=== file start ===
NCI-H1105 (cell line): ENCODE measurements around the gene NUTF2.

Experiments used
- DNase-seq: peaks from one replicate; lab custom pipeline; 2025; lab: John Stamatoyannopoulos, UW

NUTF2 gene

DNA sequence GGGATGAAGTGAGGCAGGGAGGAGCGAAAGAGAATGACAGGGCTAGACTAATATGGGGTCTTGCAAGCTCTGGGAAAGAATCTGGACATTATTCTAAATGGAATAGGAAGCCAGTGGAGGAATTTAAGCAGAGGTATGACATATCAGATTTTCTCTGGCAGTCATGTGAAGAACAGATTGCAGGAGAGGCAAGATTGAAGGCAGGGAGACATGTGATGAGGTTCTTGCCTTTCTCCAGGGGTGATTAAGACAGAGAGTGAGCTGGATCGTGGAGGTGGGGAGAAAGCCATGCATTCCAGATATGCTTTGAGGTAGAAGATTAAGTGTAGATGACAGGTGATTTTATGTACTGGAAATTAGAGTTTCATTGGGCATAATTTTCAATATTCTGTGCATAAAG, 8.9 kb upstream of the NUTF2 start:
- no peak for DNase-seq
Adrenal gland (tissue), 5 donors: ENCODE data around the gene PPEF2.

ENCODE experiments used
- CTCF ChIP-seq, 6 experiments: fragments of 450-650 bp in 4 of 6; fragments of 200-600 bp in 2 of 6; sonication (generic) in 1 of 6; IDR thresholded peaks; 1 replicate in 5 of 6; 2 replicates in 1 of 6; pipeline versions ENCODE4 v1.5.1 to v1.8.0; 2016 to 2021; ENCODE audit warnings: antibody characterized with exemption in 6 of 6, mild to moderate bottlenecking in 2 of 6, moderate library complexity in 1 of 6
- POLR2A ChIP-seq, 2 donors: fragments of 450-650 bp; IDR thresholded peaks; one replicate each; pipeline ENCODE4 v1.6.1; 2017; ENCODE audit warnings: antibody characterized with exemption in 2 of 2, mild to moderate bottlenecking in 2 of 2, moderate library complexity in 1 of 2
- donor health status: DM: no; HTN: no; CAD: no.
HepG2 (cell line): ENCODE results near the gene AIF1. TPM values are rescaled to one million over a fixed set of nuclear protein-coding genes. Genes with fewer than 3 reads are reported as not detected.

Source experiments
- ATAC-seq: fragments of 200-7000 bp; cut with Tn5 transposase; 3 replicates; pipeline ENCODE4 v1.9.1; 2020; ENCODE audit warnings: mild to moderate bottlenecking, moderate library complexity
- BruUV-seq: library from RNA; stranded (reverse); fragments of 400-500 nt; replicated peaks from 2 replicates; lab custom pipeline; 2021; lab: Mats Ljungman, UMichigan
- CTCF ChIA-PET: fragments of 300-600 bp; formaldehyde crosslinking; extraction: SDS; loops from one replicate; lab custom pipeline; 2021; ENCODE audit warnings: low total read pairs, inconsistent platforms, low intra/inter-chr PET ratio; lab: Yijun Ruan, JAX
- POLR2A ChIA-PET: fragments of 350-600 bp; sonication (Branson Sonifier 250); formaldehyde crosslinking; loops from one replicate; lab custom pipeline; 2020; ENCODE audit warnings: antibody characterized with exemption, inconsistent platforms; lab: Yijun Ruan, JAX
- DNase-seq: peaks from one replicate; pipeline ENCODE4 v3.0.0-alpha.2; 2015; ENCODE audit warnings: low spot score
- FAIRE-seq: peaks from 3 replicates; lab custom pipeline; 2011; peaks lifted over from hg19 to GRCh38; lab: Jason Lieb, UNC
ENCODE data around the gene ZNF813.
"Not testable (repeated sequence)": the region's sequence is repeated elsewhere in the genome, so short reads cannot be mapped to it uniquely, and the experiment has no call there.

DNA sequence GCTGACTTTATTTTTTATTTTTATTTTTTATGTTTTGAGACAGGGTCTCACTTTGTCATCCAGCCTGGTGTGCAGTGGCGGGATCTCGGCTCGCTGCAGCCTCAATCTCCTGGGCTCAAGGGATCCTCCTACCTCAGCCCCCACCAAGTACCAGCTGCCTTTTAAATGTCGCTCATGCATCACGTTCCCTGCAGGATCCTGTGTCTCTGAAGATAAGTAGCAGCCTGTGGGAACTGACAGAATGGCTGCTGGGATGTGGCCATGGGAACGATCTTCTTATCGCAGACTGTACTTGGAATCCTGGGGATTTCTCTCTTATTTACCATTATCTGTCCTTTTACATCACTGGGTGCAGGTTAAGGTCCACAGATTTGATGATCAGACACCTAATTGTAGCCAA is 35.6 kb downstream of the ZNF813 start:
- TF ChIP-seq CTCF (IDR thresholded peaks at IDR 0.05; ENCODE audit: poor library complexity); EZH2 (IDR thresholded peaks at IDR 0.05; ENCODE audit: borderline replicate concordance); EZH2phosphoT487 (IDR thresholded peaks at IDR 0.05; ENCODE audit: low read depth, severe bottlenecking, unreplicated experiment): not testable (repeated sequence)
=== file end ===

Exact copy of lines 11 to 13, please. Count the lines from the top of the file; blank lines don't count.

- donor health status: DM: no; HTN: no; CAD: no.
HepG2 (cell line): ENCODE results near the gene AIF1. TPM values are rescaled to one million over a fixed set of nuclear protein-coding genes. Genes with fewer than 3 reads are reported as not detected.

Source experiments